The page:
What to do with your phone down while you’re voting

You can use your cell phone at the poll to access your sample ballot, apps, and to reference any notes you might have taken. And yes, if you feel you must, you can also take a ballot selfie. The in-booth photo is now legal in California.

In bustling downtown Santa Monica, rent-controlled apartments flipping to offices

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Demand is high for office space in beach cities

Santa Monica-based architecture firm KFA Architecture announced this week that it’s leading the restoration and reuse of an 104-year-old landmark.

It’s a new chapter for the handsome brick building, located at Second Street and Arizona Avenue, in the city’s increasingly pricey and bustling downtown. The restoration will turn the Renaissance Revival-style building, once home to more than a dozen disabled and senior renters, into offices for businesses.

Office space in beach neighborhoods, including Santa Monica, as well as Venice, and Playa Vista, continues to be in demand, especially with start-ups and tech companies.

As part of the renovation, the three-story building at 1305 Second Street will be retrofitted for earthquakes, its brick facade and decorative cornice and corbel details will be restored, and a deck area will be added on the roof. Wilshire Skyline, in partnership with Kings Arch, Inc. owns and is developing the project.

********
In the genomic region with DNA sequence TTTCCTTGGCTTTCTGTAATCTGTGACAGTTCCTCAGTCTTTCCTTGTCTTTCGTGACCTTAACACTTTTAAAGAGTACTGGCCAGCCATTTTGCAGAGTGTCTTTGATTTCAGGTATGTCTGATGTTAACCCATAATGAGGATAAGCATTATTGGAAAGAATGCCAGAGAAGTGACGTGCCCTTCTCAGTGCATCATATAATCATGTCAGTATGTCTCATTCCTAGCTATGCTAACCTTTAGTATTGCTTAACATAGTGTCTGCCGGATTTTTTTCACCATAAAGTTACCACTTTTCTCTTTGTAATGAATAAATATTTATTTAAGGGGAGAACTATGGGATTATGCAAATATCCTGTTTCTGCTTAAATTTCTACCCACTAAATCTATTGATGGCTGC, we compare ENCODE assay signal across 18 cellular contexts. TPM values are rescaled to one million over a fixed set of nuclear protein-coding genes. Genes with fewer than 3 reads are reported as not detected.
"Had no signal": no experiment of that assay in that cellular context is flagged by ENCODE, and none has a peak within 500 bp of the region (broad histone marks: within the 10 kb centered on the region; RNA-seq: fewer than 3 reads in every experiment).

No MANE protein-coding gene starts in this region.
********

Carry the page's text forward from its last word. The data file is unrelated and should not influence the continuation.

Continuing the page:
Formerly named Mar Vista Apartments, the building, until recently, held 49 rent-controlled apartments. Eight of those units were rented by Section 8 tenants.

The building’s transition from a residential space was not smooth. In March 2014, Wilshire Skyline settled a lawsuit with a group of tenants who had sued alleging harassment. The residents had claimed that the owners were trying to push them out to rent the units at higher rates.

The settlement was aimed at improving conditions for tenants. The owners and management company agreed to receive training in fair housing practices, adopt written policies for making repairs, and halt the practice of offering commissions to employees who persuaded tenants to move out.

Then, less than one year later, in February 2015, the owners invoked the Ellis Act, a state law that allows owners to boot tenants from a rent-controlled building in order to take the building off the rental market.

The last remaining tenants left the building one year later. Fifteen of those residents were disabled or seniors, a report from the Santa Monica Rent Control Board shows.

An opening date for the offices has not been announced.

After heated town hall, LA councilmember ‘still committed’ to Venice homeless shelter

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Venice is home to the largest concentration of homeless residents on the Westside.

The shelter could get a redesign but remains on track to open in 2019

After an acrimonious town hall Wednesday night in which residents shouted, booed, and chanted “recall,” Los Angeles City Councilmember Mike Bonin says he remains focused on building a temporary homeless shelter at a former bus lot in Venice.

“The Councilmember is still committed to helping reduce encampments in Venice by building bridge housing” at the Metro-owned site, Bonin spokesperson David Graham-Caso tells Curbed.

Bonin was joined by Mayor Eric Garcetti and Los Angeles Police Chief Michel Moore at Wednesday night’s meeting. Battling off jeers, the officials discussed plans for the 154-bed shelter, which would be funded through the mayor’s “A Bridge Home” program.

Announced in April, the initiative is aimed at developing temporary housing centers in each of the city’s 15 council districts to give homeless residents in those areas a place to stay while working with service providers to find permanent housing.